Following a data breach Carphone Warehouse has been fined £400,000 by the Information Commissioner’s Office (ICO).
The company suffered the data breach in 2015 and the ICO uncovered “systemic failures” and described their security arrangements as being “striking” and their basic measures as “inadequate.”
A hacker was able to access the personal data of more than three million customers, which included credit card details, names, addresses and phone numbers. 1,000 employees were also impacted by the data breach.
The £400,000 fine is one of the highest the ICO has ever issued, indicating the severity of the failings.
Those failures will sound familiar to anyone who has followed previous data breaches. Out of date software, in this case last updated in 2009, years before the attack, lax controls over login details to systems, blasé attitudes to passwords and the storing of data in places it didn’t need to be.
The breach may have occurred in 2015 but 2017 saw the WannaCry ransomware attack that was able to cripple the NHS due to its out of date software, as well as examples of careless attitudes towards cyber security and passwords amongst MPs (who were happy to discuss these attitudes openly on Twitter). Hopefully with the high profile nature of data breaches like this, organisations will start taking cyber security more seriously going forward.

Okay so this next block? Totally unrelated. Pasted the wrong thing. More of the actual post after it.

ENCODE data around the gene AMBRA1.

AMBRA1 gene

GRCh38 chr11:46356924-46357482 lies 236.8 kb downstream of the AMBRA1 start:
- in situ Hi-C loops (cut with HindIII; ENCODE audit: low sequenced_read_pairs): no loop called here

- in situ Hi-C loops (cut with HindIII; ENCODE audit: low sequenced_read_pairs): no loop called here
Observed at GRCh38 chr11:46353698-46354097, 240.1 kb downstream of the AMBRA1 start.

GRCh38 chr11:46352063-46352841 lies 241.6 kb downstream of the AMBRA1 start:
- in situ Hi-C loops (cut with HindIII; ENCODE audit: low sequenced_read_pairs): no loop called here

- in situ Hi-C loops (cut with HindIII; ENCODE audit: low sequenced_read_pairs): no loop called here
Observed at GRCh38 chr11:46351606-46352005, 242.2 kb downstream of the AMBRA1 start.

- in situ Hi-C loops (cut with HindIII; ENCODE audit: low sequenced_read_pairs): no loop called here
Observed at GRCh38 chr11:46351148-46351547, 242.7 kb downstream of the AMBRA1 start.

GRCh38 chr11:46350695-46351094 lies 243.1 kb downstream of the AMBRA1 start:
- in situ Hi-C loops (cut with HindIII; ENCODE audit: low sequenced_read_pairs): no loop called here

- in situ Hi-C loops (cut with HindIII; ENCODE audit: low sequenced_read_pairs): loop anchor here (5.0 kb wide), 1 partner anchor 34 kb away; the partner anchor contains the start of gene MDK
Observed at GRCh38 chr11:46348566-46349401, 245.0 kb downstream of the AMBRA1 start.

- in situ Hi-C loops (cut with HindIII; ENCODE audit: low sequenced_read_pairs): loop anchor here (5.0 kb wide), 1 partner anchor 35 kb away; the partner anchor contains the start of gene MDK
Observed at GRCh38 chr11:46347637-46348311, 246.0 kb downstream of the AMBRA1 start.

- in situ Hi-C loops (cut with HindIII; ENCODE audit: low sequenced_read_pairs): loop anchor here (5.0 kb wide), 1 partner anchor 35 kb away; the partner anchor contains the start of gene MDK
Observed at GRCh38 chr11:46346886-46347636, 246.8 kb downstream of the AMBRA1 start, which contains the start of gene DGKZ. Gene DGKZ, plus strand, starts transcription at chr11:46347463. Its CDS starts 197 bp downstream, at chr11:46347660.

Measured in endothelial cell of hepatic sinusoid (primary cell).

Despite the high fine, Carphone Warehouse may feel they have got off lightly. In May 2018, the new set of tough data protection rules known as the General Data Protection Regulation, aka GDPR, will come into effect. This regulation covers all companies that handle data belonging to EU citizens, including those in the UK and those that break the rules will be punished with a major fine. GDPR will affect UK companies even after Brexit.
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Carphone Warehouse has been fined £400,000 by the Information Commissioner’s Office for a series of “systemic failures” uncovered following a data breach in 2015. The ICO described the “number of distinct and significant inadequacies in the security arrangements” of Carphone Warehouse as “striking”, and said that it was ” particularly concerning that a number of the inadequacies related to basic, commonplace measures”.
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